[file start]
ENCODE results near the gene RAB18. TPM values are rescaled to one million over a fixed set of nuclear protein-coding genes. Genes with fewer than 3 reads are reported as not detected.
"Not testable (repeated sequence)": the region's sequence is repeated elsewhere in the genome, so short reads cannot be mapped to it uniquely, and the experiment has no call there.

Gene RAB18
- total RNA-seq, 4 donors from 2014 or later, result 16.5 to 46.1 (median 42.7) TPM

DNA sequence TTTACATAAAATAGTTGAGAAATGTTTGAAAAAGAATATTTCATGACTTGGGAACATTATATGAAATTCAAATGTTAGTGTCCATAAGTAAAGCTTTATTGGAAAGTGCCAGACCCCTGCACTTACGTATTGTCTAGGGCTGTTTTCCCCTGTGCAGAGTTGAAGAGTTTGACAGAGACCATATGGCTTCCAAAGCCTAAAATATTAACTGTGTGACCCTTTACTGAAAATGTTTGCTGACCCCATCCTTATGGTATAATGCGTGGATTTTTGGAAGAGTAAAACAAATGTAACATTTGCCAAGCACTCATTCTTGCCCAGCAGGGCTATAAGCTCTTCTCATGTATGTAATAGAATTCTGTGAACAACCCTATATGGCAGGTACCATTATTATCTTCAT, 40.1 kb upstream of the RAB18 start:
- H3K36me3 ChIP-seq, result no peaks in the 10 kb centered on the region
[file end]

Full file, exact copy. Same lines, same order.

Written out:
ENCODE results near the gene RAB18. TPM values are rescaled to one million over a fixed set of nuclear protein-coding genes. Genes with fewer than 3 reads are reported as not detected.
"Not testable (repeated sequence)": the region's sequence is repeated elsewhere in the genome, so short reads cannot be mapped to it uniquely, and the experiment has no call there.

Gene RAB18
- total RNA-seq, 4 donors from 2014 or later, result 16.5 to 46.1 (median 42.7) TPM

DNA sequence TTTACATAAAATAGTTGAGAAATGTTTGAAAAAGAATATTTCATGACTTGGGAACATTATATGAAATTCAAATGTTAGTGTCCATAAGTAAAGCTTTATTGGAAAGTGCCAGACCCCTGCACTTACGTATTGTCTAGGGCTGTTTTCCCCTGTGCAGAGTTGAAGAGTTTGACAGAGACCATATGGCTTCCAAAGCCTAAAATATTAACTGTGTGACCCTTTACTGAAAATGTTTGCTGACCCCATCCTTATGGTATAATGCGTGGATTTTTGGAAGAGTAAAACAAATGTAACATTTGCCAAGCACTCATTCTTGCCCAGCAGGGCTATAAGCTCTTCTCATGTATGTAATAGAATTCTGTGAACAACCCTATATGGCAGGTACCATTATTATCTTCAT, 40.1 kb upstream of the RAB18 start:
- H3K36me3 ChIP-seq, result no peaks in the 10 kb centered on the region